“If I’m going to the trouble of cloning myself, I want the clone to be a copy of me!”
I’m imagining what someone might say if they were told that their expensive and ethically dubious personal cloning efforts produced a clone that was somebody else instead of them. Even if the clone was very similar to the clonee, perhaps like a sibling who was nearly but not quite an identical twin, the clonee might be totally PO’d.
When I think about human “cloning” I too imagine generating a replica person, although I know enough to realize that a clone would start out as a baby even if it were cloned from a 100-year old person. However, I envision the clone as being identical to the clonee in terms of their shared genome and I think that the clone would be identical in many ways to the original person. I also know that epigenetics plays a huge role in human development so clones sometimes may be less similar than we imagine to the starter person (clonee). But until the last few years, I didn’t anticipate perhaps the largest potential monkey wrench in the reproductive cloning system.
What’s the potential problem?
It turns out that we humans are chimeras or more accurately microchimeras. This reality means that contrary to decades of dogma, not all of our cells have the same genomes. In fact, within our one body we can have many subtly different genomes. The variance may functionally be at a single gene or a combination. These genomic variances in one person mean that our cells have a certain degree of randomness and such variability may alter how our bodies function such as how our brains operate. I highly recommend an excerpt from Carl Zimmer’s new book, She Has Her Mother’s Laugh, which was recently published in the NYT and beautifully captures the potential meanings of human chimerism. The book itself is on my summer reading list.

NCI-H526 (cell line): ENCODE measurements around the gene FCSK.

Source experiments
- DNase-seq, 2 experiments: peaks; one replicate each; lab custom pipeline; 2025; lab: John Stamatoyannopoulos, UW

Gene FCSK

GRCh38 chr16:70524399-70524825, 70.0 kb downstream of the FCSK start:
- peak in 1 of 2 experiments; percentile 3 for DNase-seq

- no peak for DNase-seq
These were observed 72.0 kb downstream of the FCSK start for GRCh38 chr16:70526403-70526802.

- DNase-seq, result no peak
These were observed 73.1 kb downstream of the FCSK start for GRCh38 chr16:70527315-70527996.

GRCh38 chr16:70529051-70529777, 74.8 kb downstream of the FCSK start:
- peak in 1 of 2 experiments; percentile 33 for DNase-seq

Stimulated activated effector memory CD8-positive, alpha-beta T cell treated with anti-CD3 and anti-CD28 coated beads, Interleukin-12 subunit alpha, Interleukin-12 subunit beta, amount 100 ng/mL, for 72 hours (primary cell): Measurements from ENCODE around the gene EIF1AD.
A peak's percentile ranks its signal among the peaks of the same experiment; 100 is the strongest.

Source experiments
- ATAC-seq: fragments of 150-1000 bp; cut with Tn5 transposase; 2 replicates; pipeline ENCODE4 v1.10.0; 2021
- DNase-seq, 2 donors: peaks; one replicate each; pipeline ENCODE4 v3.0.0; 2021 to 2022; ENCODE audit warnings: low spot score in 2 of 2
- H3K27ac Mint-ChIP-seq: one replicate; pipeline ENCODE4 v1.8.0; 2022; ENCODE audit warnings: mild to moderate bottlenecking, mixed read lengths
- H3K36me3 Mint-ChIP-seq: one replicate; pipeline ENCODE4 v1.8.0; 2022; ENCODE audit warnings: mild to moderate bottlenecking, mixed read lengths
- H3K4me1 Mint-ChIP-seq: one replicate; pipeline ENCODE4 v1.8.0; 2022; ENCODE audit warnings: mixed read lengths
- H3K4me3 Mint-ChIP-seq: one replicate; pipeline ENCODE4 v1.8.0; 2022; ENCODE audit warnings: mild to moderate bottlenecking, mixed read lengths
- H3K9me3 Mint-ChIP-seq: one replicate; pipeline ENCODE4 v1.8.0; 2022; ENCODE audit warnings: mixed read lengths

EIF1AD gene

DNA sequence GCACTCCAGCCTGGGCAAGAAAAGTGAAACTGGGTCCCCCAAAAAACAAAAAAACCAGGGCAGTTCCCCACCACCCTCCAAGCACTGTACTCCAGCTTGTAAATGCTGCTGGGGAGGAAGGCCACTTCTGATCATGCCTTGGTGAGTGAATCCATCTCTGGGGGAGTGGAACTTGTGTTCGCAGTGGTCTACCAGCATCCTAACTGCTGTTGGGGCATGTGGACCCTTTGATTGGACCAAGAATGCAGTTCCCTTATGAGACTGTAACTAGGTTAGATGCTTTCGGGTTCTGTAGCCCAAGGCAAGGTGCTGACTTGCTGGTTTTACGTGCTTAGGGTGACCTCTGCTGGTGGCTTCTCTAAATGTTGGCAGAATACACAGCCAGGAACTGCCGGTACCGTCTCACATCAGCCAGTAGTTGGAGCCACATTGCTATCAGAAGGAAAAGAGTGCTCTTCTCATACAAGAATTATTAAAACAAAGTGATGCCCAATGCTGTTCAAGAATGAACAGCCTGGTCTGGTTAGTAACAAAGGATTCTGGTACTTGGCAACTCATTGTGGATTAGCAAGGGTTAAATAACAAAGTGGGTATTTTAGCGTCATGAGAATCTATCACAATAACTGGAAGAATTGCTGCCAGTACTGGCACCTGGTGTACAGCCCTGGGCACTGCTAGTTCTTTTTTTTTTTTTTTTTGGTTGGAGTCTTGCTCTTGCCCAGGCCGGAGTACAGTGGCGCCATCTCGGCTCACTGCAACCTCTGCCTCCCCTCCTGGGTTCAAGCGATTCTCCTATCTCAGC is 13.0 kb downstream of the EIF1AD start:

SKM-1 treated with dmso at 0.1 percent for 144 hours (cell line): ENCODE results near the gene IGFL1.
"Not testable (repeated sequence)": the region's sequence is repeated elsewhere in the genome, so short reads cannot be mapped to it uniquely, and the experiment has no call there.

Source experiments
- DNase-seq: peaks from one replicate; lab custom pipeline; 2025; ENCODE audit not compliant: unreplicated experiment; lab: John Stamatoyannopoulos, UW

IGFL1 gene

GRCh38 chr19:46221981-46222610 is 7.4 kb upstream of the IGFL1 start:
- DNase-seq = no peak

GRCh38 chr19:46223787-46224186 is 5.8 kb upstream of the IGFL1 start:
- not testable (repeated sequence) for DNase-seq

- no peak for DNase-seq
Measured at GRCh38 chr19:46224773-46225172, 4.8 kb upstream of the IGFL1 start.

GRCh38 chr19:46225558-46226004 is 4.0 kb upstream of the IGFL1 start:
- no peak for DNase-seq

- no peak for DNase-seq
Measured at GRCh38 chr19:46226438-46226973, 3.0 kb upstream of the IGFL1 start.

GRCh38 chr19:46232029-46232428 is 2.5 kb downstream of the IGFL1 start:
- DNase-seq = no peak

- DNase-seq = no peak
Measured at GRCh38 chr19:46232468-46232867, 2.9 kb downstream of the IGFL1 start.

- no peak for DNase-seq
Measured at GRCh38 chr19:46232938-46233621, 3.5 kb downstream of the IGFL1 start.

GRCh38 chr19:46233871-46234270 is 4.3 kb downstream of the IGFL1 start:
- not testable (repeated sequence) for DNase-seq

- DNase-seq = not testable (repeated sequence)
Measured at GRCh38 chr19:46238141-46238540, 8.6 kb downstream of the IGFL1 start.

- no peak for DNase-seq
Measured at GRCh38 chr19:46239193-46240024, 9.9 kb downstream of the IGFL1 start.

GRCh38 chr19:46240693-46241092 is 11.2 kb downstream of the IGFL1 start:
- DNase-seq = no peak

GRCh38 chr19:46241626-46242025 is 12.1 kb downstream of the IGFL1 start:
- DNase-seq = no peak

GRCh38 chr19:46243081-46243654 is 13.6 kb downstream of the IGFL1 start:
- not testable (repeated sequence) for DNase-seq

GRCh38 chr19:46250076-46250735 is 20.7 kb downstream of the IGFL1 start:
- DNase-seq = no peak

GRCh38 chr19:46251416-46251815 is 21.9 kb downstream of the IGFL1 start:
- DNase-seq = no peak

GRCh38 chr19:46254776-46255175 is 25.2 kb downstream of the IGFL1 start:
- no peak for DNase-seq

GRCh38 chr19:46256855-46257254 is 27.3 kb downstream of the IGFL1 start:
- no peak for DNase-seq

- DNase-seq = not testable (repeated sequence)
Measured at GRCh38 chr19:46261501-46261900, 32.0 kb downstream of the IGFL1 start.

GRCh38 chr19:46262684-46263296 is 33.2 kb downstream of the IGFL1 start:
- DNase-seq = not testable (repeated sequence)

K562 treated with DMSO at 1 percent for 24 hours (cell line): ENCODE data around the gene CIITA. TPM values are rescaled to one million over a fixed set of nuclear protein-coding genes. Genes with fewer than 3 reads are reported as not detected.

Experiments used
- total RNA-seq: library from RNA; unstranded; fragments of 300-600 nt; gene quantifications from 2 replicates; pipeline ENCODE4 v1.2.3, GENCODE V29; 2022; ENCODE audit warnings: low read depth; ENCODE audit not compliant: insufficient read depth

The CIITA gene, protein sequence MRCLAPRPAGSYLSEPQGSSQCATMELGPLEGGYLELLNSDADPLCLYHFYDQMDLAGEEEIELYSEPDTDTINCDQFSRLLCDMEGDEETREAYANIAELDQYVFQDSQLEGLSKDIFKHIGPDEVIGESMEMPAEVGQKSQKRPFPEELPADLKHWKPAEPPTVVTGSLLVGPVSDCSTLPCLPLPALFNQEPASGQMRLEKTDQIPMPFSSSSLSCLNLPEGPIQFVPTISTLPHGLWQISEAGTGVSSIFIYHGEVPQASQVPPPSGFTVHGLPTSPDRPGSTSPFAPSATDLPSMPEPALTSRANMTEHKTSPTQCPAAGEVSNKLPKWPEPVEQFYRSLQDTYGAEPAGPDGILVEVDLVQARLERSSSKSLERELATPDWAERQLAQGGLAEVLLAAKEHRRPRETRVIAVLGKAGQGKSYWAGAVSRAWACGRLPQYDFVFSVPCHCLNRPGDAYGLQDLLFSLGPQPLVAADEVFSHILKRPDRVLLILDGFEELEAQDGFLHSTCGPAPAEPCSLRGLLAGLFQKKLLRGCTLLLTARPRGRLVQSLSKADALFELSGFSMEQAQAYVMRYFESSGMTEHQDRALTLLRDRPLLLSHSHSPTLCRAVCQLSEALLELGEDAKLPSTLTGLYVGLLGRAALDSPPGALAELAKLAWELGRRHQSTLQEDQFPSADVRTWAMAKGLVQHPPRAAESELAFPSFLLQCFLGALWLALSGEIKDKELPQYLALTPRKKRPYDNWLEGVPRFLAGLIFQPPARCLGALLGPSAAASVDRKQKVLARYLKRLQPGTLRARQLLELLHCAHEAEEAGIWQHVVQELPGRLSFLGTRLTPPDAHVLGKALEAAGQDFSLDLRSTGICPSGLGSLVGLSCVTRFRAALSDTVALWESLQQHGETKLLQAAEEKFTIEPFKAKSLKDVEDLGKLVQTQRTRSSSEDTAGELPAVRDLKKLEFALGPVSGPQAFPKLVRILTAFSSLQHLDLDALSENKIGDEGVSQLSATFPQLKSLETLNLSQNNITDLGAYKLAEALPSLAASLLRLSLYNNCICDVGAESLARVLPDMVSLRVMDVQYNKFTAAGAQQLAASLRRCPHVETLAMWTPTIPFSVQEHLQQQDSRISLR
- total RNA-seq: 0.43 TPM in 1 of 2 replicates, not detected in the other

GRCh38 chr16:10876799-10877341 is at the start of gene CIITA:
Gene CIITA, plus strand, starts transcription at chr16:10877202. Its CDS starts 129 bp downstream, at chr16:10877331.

What this all also means is that if someone were to take the plunge, reproductive human cloning may often fail to work the way we generally think about it.
Since we are chimeras, if we pick the “wrong” somatic cell to use as the basis for us to be cloned in the sense that the cell in question is substantially genetically different than the rest of the cells in us, then the clone could be very different than the starting person in some ways even if very similar overall. Most cells in the body are probably not chimeric so perhaps this issue wouldn’t arise with every cloning attempt and surely some of the time the cloning attempt would fail entirely if a variant cell was highly abnormal providing a self-selection kind of filter, but sometimes it would work and the clone would just be very different than the original person.
Keep in mind that cloning will produce variable outcomes anyway because of environmental and epigenetic differences too. Also, the cloning process itself may change the cells including potentially via introducing mutations.
Of course, the ethics of human reproductive cloning are not trivial as well, but keep in mind all you DIY cloners that you may not get what you wanted anyway due to chimerism. You can read more about human cloning in my most recent book, GMO Sapiens, which also covers use of CRISPR in humans.